Tonight is about then, and it’s about now.  

Once upon a time, both the Jewish people and this young woman were facing deep unknowns.  It felt dark and scary.  They might have felt powerless and trapped – both the people as a whole, and this young woman and her fiancée. Once upon a time, you and I have been there, too.  In situations which seemed hopeless – deep and dark.  Maybe it seemed there was no way out.  No light to be found.  Maybe we were too proud to share with others some of what we were going through – too proud to ask for help.  Or maybe we didn’t have anyone to ask.  

In tonight’s story, there are so many burdens being carried.  Maybe your burdens are like Mary’s – worries you carry close to your heart.  Maybe yours are more like Joseph’s – overwhelming obligations on all sides.  For Joseph powerful government pressing him – and the sudden need to care for his new family.  It was all too much.  Go to Bethlehem, find his pregnant fiancée a place to stay, give the government an extraordinary amount of money.  And then what?  What would he do with a baby? What will any of us do with…. a difficult medical diagnosis, a difficult living or financial situation, difficulty with a darkness in our lives. We don’t really know, do we, what burdens others might be carrying?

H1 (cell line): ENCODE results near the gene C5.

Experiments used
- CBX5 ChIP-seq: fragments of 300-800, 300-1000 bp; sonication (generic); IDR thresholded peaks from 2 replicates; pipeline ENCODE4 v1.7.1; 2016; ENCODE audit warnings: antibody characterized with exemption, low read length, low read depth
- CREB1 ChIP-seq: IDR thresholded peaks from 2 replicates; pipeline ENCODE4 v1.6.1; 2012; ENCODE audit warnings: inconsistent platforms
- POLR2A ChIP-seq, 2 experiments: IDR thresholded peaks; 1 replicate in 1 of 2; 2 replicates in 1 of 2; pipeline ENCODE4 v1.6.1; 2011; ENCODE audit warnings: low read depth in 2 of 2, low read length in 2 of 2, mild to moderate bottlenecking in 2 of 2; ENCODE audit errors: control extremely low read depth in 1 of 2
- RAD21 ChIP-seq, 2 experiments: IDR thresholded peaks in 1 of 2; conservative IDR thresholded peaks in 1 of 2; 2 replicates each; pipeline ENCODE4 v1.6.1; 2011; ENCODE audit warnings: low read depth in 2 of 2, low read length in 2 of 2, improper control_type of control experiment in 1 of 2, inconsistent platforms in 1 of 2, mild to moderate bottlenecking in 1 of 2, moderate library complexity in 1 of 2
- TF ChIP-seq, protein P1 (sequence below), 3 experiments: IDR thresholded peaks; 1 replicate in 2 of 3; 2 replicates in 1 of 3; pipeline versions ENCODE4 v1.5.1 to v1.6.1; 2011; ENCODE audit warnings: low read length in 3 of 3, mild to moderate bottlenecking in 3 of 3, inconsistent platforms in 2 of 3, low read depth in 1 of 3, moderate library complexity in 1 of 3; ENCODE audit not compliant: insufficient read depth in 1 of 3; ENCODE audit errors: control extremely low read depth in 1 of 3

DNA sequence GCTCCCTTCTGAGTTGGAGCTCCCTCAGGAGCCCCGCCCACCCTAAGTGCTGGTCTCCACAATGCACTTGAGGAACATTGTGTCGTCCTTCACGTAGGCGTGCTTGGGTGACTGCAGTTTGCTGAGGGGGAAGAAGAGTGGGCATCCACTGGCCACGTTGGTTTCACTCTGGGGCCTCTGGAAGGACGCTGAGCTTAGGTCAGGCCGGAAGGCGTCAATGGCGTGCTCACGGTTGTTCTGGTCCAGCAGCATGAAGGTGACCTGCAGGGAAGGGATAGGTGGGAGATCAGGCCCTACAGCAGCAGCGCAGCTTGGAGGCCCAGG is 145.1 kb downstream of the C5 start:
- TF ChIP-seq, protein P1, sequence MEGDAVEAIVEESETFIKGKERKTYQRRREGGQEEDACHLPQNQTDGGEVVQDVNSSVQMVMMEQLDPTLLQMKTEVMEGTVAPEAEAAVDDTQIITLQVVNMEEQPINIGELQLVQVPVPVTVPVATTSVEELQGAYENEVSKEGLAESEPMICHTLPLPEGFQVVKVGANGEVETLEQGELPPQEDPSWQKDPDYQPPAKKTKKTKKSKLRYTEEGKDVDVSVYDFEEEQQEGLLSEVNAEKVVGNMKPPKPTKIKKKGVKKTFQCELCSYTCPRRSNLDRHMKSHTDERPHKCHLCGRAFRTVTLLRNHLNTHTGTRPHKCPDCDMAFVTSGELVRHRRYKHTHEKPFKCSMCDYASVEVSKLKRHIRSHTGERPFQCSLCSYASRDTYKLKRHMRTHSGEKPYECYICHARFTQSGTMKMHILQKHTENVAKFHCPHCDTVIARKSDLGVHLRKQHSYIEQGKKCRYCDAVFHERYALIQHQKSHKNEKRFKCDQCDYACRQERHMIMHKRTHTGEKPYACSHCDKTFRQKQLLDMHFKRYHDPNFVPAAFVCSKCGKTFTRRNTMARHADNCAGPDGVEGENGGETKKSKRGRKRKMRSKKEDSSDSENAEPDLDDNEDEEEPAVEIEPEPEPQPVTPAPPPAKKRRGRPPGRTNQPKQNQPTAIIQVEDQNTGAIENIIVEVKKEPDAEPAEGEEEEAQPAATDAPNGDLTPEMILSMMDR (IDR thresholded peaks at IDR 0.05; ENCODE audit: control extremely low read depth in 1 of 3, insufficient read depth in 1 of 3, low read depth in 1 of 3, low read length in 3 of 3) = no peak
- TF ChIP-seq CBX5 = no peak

Last spring, I spent some time in Chattanooga, Tennessee, with friends who are working to end homelessness there.  A man they knew, a United States veteran who spent 11 years living on the streets, had finally secured a place to live. He asked my friend, an Episcopal priest, and me if we would come and bless his new house.  We drove through an old and worn part of town and then out a very busy two lane highway until we reached the address – it was a small one bedroom place on one side of a small duplex.  There was no driveway to the house, so we parked in an abandoned church parking lot about a quarter mile away, and walked single file back along the highway to get to Tim’s new place.  He proudly opened the door, invited us in, and gave us a tour.  In the one small bedroom were 5 cots lined up.  The room was small enough that the cots were almost touching.  Tim waited 11 years to get off the streets, and when he finally did – into a place which was small for just one – he invited four other homeless men to move in with him.  “It’s what Jesus would do”, he said, “and he knew what it was like to have people say there is no room for you, so I feel like he gets me – and I try to get him.”  

This story is about then and now.  It’s about them and us.  It’s about you and me.

It’s about a little baby who they called Emmanuel, which means God with us.  God in us.